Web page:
There has been a lot of attention paid to ransomware over the last few years, and with good reason. In 2021 Fierce Healthcare reported a 470% increase in ransomware attacks on the healthcare industry in 2020 compared to the previous year. Threat actors saw an opportunity to take advantage of pandemic chaos to target a vulnerable sector of the economy and got to work. Healthcare took the brunt, but no industry was safe. The FBI’s Internet Crime Complaint Center (IC3) reported a more than 20% increase in ransomware investigations overall during that same period and said ransomware payouts increased at an even higher pace as a result. And according to Security Magazine more recent analysis shows the ransomware threat continued to rise through 2023, with more attacks, new gangs, and manufacturers emerging as a favorite target.
But ransomware isn’t the only danger to IT networks and data integrity. More common attacks, where the goal isn’t to lock down valuable information but siphon it off, remain a major threat to businesses. In fact, the most recent IC3 annual report said the FBI received 2,385 ransomware complaints accounting for losses of more than $34.3 million, while overall the Bureau fielded over 800,000 cybercrime complaints with losses of more than $10.3 billion during 2022.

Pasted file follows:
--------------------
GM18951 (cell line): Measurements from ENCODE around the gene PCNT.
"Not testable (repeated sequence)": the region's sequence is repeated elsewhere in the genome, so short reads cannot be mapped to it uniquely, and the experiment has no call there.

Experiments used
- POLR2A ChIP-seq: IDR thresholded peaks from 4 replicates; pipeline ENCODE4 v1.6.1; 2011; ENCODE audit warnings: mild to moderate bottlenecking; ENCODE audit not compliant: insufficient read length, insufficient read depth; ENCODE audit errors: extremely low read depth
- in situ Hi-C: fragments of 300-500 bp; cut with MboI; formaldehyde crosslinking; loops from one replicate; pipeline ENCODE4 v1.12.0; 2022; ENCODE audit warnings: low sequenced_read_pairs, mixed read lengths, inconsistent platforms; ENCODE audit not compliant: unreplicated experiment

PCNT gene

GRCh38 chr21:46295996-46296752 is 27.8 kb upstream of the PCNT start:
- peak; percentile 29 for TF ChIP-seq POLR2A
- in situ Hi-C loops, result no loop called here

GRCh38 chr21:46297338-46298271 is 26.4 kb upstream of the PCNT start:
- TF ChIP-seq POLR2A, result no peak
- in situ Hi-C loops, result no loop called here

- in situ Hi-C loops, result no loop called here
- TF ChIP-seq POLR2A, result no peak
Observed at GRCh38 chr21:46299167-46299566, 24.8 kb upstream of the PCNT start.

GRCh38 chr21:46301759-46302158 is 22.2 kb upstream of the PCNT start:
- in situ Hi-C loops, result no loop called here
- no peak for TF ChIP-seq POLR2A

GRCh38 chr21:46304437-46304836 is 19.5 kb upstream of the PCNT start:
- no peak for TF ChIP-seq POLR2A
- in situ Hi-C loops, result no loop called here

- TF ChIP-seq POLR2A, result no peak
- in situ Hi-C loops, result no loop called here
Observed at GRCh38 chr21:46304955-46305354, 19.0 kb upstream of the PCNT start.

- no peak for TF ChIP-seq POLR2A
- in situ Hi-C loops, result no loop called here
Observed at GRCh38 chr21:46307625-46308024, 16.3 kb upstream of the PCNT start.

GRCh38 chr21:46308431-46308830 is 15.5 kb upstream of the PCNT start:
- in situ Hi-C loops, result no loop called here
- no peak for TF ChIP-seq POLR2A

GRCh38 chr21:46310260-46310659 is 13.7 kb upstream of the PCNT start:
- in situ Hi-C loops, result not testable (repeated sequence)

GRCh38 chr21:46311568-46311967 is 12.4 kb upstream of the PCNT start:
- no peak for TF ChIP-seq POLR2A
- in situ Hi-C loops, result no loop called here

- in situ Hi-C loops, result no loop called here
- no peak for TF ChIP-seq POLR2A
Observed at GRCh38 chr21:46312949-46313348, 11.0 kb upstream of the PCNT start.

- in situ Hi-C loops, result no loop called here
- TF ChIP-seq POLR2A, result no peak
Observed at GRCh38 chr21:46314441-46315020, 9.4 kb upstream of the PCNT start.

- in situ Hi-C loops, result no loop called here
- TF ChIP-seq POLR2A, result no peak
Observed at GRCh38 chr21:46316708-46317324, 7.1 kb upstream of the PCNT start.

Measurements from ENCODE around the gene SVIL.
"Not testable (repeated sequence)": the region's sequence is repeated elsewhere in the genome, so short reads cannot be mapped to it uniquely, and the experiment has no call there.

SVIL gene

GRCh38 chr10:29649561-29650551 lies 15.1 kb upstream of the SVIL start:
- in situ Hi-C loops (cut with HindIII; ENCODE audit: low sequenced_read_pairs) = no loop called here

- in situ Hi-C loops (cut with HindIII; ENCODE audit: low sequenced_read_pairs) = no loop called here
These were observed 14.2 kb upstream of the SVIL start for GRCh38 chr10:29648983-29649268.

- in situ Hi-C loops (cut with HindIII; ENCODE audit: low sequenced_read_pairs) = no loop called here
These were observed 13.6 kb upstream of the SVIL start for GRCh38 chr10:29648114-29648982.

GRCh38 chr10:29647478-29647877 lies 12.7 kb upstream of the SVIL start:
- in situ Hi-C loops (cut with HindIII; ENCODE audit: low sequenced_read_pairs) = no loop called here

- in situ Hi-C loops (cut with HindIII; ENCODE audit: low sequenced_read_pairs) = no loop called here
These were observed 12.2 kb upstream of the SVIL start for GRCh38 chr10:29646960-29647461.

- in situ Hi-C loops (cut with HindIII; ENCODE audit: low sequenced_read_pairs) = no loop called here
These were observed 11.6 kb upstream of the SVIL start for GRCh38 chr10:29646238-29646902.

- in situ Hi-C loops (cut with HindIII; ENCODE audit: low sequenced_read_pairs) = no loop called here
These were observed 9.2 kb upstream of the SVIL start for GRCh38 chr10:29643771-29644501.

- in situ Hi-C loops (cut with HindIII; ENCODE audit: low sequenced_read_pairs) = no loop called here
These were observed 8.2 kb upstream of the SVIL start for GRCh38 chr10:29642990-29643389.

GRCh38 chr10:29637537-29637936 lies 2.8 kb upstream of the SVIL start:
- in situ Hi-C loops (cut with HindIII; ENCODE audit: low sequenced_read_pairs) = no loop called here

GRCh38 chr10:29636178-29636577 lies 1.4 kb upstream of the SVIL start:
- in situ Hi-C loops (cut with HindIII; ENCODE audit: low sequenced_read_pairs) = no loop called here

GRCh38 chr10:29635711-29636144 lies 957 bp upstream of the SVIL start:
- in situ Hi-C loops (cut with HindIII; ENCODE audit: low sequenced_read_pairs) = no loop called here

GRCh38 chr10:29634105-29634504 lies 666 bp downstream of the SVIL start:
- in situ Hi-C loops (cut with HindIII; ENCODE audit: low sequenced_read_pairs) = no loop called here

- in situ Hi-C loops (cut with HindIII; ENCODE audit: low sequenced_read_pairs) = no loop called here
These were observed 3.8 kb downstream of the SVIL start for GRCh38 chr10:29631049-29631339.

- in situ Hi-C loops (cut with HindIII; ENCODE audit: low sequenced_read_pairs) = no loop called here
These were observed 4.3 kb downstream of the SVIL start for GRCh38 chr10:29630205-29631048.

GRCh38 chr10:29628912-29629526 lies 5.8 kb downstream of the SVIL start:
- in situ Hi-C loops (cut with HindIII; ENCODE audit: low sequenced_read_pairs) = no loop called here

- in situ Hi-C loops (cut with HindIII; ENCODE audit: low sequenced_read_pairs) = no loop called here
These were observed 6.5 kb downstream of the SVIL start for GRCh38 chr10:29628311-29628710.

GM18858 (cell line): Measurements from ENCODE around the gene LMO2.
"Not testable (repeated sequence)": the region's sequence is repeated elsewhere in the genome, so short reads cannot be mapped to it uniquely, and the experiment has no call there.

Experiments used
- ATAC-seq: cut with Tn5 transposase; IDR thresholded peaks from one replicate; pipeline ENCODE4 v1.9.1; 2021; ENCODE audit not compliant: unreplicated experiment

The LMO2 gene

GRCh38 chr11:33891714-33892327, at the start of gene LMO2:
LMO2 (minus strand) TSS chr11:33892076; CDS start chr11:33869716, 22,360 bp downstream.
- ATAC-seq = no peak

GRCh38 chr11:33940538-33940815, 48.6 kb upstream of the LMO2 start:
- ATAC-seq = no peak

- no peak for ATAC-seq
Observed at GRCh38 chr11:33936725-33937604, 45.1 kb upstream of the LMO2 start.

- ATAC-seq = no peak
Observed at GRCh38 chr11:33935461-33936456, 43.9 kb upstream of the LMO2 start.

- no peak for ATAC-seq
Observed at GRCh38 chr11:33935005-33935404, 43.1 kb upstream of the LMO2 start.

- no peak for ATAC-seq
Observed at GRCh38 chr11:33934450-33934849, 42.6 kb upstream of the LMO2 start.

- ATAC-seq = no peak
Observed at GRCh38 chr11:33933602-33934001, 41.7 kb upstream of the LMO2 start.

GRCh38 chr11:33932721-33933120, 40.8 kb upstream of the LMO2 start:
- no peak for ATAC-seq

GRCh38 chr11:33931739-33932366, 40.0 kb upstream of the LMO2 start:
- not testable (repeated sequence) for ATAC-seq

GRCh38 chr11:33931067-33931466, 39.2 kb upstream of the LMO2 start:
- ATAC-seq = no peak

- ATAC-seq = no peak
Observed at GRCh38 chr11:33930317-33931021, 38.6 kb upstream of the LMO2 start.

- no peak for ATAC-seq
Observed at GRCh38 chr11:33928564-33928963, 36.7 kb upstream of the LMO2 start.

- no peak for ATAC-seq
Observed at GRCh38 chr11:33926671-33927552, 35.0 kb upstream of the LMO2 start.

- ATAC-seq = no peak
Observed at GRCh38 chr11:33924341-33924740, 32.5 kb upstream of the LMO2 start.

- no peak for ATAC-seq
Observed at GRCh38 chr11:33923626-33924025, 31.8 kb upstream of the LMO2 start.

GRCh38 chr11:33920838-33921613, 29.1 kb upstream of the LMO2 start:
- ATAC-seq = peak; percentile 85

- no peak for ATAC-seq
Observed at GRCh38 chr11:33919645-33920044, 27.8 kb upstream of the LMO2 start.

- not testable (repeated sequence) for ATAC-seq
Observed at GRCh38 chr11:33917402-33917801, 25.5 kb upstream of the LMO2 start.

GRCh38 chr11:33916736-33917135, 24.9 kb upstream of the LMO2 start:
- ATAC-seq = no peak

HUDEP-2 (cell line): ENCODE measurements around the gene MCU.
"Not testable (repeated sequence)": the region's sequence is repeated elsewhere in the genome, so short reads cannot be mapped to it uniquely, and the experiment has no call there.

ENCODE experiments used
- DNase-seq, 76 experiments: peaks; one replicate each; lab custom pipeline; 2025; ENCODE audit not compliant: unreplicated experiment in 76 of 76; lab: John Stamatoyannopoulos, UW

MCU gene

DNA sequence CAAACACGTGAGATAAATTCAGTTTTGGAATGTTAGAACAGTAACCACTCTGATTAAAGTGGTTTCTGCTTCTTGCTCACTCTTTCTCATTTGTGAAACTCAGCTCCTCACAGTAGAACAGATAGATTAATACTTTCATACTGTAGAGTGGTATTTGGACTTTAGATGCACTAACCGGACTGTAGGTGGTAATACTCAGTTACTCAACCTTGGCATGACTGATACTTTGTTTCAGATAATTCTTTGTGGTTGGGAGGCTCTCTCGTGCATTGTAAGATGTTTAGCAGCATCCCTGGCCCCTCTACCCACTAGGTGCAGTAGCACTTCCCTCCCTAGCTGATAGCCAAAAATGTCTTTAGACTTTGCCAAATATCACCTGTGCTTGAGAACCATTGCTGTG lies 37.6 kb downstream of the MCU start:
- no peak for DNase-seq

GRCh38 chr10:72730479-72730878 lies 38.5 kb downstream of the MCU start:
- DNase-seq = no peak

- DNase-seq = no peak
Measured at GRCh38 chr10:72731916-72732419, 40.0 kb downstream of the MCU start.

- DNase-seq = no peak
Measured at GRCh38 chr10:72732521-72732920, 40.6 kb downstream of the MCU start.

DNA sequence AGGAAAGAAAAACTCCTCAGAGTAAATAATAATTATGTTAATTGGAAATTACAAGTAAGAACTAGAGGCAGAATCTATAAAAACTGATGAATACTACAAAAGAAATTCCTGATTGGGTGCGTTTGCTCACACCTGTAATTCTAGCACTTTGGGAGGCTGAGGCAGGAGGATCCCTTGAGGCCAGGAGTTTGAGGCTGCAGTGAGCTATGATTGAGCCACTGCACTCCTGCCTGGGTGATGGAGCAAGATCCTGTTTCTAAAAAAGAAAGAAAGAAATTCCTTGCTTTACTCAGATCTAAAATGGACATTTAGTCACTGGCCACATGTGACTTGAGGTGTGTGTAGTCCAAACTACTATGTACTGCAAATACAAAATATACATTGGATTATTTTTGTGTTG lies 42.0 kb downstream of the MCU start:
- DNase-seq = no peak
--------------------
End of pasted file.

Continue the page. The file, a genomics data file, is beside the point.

A Complete, Real-Time View
Countering cyberthreats of every type is vital to protecting an organization’s business and operational interests, the safety of individuals, and to safeguarding assets like finances and intellectual property. Many types of cyberattacks share common attributes and indicators of compromise (IoC) like point of entry and vector, lateral movement, and disruptions to normal communications patterns. Identifying these can be difficult without a complete and real-time view of the assets comprising the network, and detailed profiles of each device connected to it. That is why a “whole enterprise” approach to cybersecurity must be adopted to maximize threat prevention.
Because many devices use obsolete, unsupported operating systems, they are easy to exploit and to quickly traverse the network toward their goal.
This is especially important when considering the growing reliance many organizations have on the Internet of Things (IoT) and associated technologies like the Internet of Medical Things (IoMT), Industrial Internet of Things (IIoT), operational technologies (OT), cyber physical systems, and other types of connected devices. Attackers don’t care what kind of devices the organization has deployed, only the operating system it runs. And because many devices use obsolete, unsupported operating systems, they are easy to exploit and to quickly traverse the network toward their goal.
Zero Trust Support